A Requesting Spouse may elect Separation of Liability Relief if the Requesting Spouse was not a member of the same household as the Non-Requesting Spouse with whom the Requesting Spouse filed the joint return at issue. 26 U.S.C. § 6015(c)(3)(A)(i)(II). The Requesting Spouse must not have been a member of the same household at any time during the 12-month period ending on the date the Requesting Spouse elects Separation of Liability Relief. 26 U.S.C. § 6015(c)(3)(A)(i)(II). The Requesting Spouse and the Non-Requesting Spouse are not members of the same household if the Requesting Spouse is living apart and is estranged from the Non-Requesting Spouse. However, the Requesting Spouse and the Non-Requesting Spouse are considered members of the same household if any of the following conditions are met: (a) the Requesting Spouse and the Non-Requesting Spouse reside in the same dwelling; (b) the Requesting Spouse and the Non-Requesting Spouse reside in separate dwellings but are not estranged, and one spouse is temporarily absent from the other’s household; or (c) either spouse is temporarily absent from the household and it is reasonable to assume that the absent spouse will return to the household, and the household or a substantially equivalent household is maintained in anticipation of the absent spouse’s return. 26 C.F.R. § 1.6015-3(b)(3). Examples of temporary absences include absence due to imprisonment, illness, business, vacation, military service, or education. 26 C.F.R. § 1.6015-3(b)(3).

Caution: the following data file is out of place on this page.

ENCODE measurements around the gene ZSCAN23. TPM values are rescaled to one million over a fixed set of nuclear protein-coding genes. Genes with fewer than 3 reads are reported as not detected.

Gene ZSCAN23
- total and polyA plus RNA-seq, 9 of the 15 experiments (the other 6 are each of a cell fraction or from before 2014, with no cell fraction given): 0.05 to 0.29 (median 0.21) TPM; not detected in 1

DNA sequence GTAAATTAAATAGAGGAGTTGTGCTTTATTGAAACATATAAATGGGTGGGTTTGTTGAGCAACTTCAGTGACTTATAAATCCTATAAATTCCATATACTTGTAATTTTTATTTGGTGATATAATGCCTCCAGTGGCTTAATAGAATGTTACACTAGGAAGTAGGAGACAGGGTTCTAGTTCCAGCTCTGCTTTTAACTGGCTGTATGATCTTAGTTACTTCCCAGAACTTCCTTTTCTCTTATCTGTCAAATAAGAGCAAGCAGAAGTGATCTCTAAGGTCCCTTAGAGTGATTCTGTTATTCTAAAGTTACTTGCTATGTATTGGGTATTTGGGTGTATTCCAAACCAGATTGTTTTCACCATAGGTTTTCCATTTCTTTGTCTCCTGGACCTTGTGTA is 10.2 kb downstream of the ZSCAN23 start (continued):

Condition #2: Timely Filed Election

To elect Separation of Liability Relief, the Requesting Spouse must file IRS Form 8857, Request for Innocent Spouse Relief. The Requesting Spouse must make a timely election. A Separation of Liability Relief election may be made at any time after the IRS asserts a deficiency for any tax year but not later than 2 years after the date on which the IRS has begun collection activities with respect to the individual making the election. 26 U.S.C. § 6015(c)(3)(B).

Condition #3: Joint Tax Return

The Requesting Spouse must have filed a joint return. 26 U.S.C. § 6015(c)(1). The Requesting Spouse must prove that a joint return was filed. This condition is easily proved by obtaining an IRS tax transcript. The Requesting Spouse’s IRS tax transcript would prove that the joint return was filed. Note that a Substitute for Return (SFR) filed by the IRS per 26 U.S.C. § 6020(b) might not qualify. See IRM § 25.15.3.5 (12-12-2016).

Complicated? You bet.